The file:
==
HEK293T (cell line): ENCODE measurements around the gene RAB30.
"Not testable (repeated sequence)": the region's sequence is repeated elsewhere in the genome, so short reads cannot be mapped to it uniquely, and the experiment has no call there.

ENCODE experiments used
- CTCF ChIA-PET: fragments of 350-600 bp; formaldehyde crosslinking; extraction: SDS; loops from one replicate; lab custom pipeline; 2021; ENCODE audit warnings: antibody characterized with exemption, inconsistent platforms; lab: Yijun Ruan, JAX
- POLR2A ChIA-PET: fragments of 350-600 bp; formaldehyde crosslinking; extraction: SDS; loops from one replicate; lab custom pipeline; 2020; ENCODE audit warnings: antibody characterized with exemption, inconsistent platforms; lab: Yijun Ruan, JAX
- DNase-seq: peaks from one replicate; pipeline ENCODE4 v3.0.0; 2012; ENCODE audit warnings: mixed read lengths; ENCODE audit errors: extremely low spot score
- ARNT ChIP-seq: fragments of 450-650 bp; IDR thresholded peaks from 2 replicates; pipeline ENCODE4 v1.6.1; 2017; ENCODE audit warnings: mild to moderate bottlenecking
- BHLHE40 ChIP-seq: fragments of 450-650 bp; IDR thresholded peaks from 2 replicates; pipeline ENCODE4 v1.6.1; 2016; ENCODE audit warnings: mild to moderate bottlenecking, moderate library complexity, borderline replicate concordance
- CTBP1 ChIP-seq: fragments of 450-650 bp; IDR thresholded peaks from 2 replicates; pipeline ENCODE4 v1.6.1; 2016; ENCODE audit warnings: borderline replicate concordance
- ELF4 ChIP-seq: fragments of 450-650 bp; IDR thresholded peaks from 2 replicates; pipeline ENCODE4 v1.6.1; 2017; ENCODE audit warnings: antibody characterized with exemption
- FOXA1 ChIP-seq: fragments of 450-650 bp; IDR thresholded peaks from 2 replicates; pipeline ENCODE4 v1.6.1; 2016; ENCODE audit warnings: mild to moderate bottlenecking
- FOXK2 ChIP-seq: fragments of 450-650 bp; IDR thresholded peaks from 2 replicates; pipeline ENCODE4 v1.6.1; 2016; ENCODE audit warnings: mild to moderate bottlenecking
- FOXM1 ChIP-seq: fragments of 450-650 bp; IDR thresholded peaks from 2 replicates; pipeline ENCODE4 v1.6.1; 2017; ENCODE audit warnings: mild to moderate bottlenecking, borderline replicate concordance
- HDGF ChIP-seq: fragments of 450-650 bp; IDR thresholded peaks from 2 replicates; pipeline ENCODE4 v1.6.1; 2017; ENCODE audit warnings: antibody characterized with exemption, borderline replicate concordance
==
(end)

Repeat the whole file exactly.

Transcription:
HEK293T (cell line): ENCODE measurements around the gene RAB30.
"Not testable (repeated sequence)": the region's sequence is repeated elsewhere in the genome, so short reads cannot be mapped to it uniquely, and the experiment has no call there.

ENCODE experiments used
- CTCF ChIA-PET: fragments of 350-600 bp; formaldehyde crosslinking; extraction: SDS; loops from one replicate; lab custom pipeline; 2021; ENCODE audit warnings: antibody characterized with exemption, inconsistent platforms; lab: Yijun Ruan, JAX
- POLR2A ChIA-PET: fragments of 350-600 bp; formaldehyde crosslinking; extraction: SDS; loops from one replicate; lab custom pipeline; 2020; ENCODE audit warnings: antibody characterized with exemption, inconsistent platforms; lab: Yijun Ruan, JAX
- DNase-seq: peaks from one replicate; pipeline ENCODE4 v3.0.0; 2012; ENCODE audit warnings: mixed read lengths; ENCODE audit errors: extremely low spot score
- ARNT ChIP-seq: fragments of 450-650 bp; IDR thresholded peaks from 2 replicates; pipeline ENCODE4 v1.6.1; 2017; ENCODE audit warnings: mild to moderate bottlenecking
- BHLHE40 ChIP-seq: fragments of 450-650 bp; IDR thresholded peaks from 2 replicates; pipeline ENCODE4 v1.6.1; 2016; ENCODE audit warnings: mild to moderate bottlenecking, moderate library complexity, borderline replicate concordance
- CTBP1 ChIP-seq: fragments of 450-650 bp; IDR thresholded peaks from 2 replicates; pipeline ENCODE4 v1.6.1; 2016; ENCODE audit warnings: borderline replicate concordance
- ELF4 ChIP-seq: fragments of 450-650 bp; IDR thresholded peaks from 2 replicates; pipeline ENCODE4 v1.6.1; 2017; ENCODE audit warnings: antibody characterized with exemption
- FOXA1 ChIP-seq: fragments of 450-650 bp; IDR thresholded peaks from 2 replicates; pipeline ENCODE4 v1.6.1; 2016; ENCODE audit warnings: mild to moderate bottlenecking
- FOXK2 ChIP-seq: fragments of 450-650 bp; IDR thresholded peaks from 2 replicates; pipeline ENCODE4 v1.6.1; 2016; ENCODE audit warnings: mild to moderate bottlenecking
- FOXM1 ChIP-seq: fragments of 450-650 bp; IDR thresholded peaks from 2 replicates; pipeline ENCODE4 v1.6.1; 2017; ENCODE audit warnings: mild to moderate bottlenecking, borderline replicate concordance
- HDGF ChIP-seq: fragments of 450-650 bp; IDR thresholded peaks from 2 replicates; pipeline ENCODE4 v1.6.1; 2017; ENCODE audit warnings: antibody characterized with exemption, borderline replicate concordance